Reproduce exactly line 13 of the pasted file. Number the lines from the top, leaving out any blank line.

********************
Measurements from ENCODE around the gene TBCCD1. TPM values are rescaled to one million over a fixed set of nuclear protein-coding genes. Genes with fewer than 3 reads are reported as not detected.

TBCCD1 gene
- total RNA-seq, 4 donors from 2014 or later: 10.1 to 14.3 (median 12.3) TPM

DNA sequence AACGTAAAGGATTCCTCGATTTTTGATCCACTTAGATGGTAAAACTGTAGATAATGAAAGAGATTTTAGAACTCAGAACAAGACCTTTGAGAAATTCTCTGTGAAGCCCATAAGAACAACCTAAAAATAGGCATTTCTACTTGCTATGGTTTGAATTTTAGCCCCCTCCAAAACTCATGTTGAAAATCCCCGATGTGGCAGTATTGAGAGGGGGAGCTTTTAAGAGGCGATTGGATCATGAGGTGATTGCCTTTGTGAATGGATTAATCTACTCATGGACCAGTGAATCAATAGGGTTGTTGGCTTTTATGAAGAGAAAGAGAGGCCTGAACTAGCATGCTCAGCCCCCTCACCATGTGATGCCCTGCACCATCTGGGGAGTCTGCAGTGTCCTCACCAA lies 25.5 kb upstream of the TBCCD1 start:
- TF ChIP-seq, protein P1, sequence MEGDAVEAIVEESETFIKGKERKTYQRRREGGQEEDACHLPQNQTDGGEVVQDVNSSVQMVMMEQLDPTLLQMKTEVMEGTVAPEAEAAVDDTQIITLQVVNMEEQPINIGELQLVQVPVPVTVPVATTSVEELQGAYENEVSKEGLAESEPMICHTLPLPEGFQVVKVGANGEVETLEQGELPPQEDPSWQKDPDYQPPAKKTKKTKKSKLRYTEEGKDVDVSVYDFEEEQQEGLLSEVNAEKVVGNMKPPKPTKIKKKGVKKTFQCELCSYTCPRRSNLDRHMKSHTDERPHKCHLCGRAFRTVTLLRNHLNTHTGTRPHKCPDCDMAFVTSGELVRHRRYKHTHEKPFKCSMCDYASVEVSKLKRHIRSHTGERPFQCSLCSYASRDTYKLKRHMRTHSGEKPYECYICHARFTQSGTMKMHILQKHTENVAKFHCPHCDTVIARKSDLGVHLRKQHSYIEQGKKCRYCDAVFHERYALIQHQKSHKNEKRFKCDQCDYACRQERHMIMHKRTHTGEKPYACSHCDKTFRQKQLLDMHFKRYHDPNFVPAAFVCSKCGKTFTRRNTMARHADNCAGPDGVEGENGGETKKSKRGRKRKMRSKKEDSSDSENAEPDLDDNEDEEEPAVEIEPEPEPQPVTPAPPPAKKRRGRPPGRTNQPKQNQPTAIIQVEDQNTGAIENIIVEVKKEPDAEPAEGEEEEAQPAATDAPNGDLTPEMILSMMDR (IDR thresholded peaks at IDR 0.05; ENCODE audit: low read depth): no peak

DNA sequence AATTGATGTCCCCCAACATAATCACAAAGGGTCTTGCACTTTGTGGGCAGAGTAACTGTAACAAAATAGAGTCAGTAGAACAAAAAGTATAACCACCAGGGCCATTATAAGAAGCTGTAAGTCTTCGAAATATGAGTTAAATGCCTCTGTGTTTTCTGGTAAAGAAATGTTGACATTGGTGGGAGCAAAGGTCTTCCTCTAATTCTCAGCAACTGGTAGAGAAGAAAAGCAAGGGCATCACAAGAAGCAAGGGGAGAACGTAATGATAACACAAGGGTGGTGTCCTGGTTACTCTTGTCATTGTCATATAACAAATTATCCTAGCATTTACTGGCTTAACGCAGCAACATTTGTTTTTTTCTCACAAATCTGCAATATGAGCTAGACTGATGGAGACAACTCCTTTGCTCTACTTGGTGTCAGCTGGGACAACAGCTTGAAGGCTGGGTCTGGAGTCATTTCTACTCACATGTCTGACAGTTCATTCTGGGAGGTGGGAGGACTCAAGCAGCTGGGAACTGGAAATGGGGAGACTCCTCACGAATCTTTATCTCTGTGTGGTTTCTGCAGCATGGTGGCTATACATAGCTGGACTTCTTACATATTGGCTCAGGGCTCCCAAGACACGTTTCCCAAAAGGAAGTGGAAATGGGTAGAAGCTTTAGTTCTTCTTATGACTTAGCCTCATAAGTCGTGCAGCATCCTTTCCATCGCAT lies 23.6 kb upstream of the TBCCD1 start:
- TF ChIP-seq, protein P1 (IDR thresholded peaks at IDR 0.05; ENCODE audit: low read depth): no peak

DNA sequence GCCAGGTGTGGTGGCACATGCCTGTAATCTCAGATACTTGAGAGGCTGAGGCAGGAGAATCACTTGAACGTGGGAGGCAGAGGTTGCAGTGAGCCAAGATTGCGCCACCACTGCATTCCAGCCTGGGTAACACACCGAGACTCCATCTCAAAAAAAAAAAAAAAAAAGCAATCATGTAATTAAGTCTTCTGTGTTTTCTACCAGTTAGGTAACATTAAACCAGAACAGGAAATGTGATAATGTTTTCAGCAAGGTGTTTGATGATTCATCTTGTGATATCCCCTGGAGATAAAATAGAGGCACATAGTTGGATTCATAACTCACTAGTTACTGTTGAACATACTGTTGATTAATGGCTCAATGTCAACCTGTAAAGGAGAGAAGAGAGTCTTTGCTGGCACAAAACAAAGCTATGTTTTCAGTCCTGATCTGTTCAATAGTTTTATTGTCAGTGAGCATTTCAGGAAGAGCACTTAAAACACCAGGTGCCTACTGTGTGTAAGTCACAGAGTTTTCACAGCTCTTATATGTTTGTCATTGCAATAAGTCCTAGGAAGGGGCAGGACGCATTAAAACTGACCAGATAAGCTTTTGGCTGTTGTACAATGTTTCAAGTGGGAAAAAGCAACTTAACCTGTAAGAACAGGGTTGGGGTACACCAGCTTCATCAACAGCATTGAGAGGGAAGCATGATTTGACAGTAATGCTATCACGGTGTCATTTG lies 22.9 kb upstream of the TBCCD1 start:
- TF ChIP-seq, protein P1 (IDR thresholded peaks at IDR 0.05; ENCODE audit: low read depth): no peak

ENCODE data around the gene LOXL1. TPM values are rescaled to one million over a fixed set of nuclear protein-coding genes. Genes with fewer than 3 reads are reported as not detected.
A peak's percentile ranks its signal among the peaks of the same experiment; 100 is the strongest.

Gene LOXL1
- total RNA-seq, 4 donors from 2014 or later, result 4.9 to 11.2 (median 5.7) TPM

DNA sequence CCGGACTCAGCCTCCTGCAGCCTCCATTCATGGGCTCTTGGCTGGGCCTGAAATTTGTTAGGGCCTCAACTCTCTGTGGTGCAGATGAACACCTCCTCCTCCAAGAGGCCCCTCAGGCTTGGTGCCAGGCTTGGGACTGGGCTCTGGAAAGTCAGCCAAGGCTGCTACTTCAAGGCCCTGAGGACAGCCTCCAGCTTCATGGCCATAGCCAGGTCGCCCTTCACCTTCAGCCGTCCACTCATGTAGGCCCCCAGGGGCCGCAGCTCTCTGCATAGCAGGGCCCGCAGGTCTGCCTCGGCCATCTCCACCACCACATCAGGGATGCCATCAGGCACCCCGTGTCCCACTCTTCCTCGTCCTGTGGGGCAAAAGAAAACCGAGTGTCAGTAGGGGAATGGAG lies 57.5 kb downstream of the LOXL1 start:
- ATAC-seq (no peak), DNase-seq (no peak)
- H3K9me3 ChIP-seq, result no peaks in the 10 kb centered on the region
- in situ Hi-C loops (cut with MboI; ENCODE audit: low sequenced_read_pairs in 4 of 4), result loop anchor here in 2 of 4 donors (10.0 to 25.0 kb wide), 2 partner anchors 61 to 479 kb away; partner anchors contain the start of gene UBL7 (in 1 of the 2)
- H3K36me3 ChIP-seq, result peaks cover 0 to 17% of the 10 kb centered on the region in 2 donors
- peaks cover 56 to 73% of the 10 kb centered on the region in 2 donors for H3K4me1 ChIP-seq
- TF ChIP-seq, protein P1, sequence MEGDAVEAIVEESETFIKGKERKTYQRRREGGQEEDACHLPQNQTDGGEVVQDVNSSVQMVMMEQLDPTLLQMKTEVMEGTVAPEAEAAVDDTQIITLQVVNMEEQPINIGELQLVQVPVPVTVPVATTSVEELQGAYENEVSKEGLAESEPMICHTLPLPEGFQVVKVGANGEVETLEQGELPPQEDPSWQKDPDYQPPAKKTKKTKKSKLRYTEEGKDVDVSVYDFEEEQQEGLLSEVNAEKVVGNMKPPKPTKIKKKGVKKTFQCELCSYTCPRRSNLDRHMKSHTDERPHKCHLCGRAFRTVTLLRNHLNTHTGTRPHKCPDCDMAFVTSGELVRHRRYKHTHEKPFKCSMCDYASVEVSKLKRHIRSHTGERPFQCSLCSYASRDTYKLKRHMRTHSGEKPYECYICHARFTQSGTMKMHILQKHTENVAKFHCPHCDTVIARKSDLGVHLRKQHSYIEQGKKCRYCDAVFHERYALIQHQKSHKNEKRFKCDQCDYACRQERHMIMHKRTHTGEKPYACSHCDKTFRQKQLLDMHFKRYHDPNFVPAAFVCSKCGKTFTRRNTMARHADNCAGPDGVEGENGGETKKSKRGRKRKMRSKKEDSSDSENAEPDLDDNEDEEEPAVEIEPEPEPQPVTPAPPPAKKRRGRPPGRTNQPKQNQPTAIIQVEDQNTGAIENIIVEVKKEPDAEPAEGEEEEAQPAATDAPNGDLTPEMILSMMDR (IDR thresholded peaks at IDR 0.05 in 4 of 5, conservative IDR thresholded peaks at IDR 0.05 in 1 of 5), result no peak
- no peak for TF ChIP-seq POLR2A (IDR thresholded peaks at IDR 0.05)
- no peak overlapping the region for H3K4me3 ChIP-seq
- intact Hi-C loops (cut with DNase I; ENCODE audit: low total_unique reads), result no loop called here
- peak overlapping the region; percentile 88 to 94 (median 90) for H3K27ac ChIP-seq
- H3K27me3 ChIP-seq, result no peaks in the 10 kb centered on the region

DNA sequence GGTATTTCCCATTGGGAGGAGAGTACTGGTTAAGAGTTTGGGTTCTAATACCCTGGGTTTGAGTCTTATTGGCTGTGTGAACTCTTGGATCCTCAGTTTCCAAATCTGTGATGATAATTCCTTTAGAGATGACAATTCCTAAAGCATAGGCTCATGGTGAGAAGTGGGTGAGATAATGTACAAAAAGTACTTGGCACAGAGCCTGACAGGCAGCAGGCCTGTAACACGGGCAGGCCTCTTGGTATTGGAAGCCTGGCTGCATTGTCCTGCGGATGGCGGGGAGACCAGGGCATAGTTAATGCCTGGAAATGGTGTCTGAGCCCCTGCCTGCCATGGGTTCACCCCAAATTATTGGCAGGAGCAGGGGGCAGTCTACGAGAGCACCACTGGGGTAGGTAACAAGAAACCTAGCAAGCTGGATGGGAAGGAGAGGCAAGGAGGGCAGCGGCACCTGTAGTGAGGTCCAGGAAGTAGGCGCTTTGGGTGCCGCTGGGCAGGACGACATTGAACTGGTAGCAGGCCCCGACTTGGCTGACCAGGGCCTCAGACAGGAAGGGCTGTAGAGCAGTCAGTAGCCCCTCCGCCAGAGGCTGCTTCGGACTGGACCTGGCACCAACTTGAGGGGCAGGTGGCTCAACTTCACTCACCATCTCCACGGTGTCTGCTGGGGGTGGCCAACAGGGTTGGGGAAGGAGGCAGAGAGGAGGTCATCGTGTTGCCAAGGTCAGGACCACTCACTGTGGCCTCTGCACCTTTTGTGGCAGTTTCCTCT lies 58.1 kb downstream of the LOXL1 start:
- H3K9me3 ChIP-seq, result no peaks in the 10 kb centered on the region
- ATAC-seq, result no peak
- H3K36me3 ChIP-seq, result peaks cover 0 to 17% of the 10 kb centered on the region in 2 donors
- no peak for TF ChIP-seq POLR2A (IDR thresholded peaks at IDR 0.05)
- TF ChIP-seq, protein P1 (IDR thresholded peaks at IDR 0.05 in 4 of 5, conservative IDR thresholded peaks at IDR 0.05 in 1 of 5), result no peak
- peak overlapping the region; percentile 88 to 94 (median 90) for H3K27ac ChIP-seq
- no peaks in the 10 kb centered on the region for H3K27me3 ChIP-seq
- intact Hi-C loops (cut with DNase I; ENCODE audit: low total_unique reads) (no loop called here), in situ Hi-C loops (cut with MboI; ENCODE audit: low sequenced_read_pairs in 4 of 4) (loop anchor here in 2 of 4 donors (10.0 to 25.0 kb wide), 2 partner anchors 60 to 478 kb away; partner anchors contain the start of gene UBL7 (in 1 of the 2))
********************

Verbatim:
- total RNA-seq, 4 donors from 2014 or later, result 4.9 to 11.2 (median 5.7) TPM